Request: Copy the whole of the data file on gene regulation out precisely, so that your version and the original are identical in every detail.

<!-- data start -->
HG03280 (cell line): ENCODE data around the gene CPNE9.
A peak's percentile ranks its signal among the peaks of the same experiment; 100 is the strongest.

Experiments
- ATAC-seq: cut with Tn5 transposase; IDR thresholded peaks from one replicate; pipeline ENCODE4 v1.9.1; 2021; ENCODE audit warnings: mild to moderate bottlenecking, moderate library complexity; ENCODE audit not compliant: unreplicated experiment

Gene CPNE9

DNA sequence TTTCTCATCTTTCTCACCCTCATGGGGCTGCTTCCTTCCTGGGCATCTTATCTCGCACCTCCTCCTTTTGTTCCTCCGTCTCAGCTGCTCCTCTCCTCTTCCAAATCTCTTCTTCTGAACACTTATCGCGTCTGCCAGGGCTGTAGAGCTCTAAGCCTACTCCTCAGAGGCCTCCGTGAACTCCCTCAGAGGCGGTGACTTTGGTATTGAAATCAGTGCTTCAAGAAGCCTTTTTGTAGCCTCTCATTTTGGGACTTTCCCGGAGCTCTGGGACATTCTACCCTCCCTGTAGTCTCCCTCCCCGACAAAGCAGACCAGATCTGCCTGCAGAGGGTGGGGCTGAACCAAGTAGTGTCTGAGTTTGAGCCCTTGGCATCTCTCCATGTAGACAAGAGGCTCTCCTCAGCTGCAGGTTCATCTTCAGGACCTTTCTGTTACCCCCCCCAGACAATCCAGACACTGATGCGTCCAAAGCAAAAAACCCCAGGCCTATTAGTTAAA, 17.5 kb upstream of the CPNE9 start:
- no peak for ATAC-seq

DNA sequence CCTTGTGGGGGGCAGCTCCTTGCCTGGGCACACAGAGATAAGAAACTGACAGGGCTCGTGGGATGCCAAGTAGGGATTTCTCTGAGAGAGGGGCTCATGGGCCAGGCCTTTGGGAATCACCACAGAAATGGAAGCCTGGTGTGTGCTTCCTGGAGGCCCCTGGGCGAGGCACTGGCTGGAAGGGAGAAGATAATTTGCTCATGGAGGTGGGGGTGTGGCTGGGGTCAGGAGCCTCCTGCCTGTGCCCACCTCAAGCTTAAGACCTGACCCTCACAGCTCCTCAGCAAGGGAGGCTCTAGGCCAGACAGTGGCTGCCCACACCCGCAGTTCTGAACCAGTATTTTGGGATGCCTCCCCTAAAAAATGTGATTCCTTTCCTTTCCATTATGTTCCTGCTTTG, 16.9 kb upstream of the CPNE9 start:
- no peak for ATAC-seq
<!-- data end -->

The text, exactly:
HG03280 (cell line): ENCODE data around the gene CPNE9.
A peak's percentile ranks its signal among the peaks of the same experiment; 100 is the strongest.

Experiments
- ATAC-seq: cut with Tn5 transposase; IDR thresholded peaks from one replicate; pipeline ENCODE4 v1.9.1; 2021; ENCODE audit warnings: mild to moderate bottlenecking, moderate library complexity; ENCODE audit not compliant: unreplicated experiment

Gene CPNE9

DNA sequence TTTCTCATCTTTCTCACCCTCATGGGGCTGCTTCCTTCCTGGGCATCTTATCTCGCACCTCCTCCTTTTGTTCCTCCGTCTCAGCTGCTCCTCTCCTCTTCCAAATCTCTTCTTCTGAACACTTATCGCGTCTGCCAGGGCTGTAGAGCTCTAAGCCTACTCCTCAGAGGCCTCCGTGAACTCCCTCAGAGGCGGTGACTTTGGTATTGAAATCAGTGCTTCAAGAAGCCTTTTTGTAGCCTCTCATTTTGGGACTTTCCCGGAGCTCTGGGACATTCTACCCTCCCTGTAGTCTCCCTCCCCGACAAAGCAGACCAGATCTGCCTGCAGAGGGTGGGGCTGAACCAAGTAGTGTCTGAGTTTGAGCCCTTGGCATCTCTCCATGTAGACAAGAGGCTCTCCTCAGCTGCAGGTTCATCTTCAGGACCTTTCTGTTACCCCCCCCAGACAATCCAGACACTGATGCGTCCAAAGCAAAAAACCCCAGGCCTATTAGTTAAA, 17.5 kb upstream of the CPNE9 start:
- no peak for ATAC-seq

DNA sequence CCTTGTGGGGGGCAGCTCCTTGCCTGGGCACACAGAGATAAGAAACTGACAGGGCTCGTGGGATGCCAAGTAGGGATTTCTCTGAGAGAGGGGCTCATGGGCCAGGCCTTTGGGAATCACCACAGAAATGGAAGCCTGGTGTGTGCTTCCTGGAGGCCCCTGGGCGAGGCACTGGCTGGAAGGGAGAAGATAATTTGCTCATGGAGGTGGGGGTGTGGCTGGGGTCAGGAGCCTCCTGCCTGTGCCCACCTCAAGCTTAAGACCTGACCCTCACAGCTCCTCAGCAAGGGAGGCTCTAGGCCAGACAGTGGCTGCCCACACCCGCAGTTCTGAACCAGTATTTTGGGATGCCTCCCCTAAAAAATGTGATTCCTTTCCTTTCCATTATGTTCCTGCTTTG, 16.9 kb upstream of the CPNE9 start:
- no peak for ATAC-seq